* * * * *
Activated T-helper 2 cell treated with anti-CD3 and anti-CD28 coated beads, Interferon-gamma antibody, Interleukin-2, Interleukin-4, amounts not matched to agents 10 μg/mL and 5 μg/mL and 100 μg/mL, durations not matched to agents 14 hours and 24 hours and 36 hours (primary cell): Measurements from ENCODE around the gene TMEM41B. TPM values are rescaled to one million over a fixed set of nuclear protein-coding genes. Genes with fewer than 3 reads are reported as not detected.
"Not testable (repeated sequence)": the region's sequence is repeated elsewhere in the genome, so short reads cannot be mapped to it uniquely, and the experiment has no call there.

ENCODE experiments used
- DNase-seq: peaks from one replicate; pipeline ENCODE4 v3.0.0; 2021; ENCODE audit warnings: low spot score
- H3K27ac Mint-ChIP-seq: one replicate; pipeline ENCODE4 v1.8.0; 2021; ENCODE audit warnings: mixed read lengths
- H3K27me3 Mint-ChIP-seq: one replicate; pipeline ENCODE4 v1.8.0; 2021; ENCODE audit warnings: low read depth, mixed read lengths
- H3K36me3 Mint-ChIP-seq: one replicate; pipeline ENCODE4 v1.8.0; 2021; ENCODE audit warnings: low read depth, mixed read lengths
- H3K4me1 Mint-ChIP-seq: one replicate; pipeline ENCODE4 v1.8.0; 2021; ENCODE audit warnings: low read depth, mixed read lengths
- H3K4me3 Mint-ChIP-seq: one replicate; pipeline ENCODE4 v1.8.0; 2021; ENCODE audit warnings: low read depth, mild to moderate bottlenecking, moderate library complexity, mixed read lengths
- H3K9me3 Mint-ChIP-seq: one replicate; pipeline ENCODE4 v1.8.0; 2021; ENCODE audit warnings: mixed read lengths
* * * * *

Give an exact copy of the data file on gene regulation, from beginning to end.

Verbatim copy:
Activated T-helper 2 cell treated with anti-CD3 and anti-CD28 coated beads, Interferon-gamma antibody, Interleukin-2, Interleukin-4, amounts not matched to agents 10 μg/mL and 5 μg/mL and 100 μg/mL, durations not matched to agents 14 hours and 24 hours and 36 hours (primary cell): Measurements from ENCODE around the gene TMEM41B. TPM values are rescaled to one million over a fixed set of nuclear protein-coding genes. Genes with fewer than 3 reads are reported as not detected.
"Not testable (repeated sequence)": the region's sequence is repeated elsewhere in the genome, so short reads cannot be mapped to it uniquely, and the experiment has no call there.

ENCODE experiments used
- DNase-seq: peaks from one replicate; pipeline ENCODE4 v3.0.0; 2021; ENCODE audit warnings: low spot score
- H3K27ac Mint-ChIP-seq: one replicate; pipeline ENCODE4 v1.8.0; 2021; ENCODE audit warnings: mixed read lengths
- H3K27me3 Mint-ChIP-seq: one replicate; pipeline ENCODE4 v1.8.0; 2021; ENCODE audit warnings: low read depth, mixed read lengths
- H3K36me3 Mint-ChIP-seq: one replicate; pipeline ENCODE4 v1.8.0; 2021; ENCODE audit warnings: low read depth, mixed read lengths
- H3K4me1 Mint-ChIP-seq: one replicate; pipeline ENCODE4 v1.8.0; 2021; ENCODE audit warnings: low read depth, mixed read lengths
- H3K4me3 Mint-ChIP-seq: one replicate; pipeline ENCODE4 v1.8.0; 2021; ENCODE audit warnings: low read depth, mild to moderate bottlenecking, moderate library complexity, mixed read lengths
- H3K9me3 Mint-ChIP-seq: one replicate; pipeline ENCODE4 v1.8.0; 2021; ENCODE audit warnings: mixed read lengths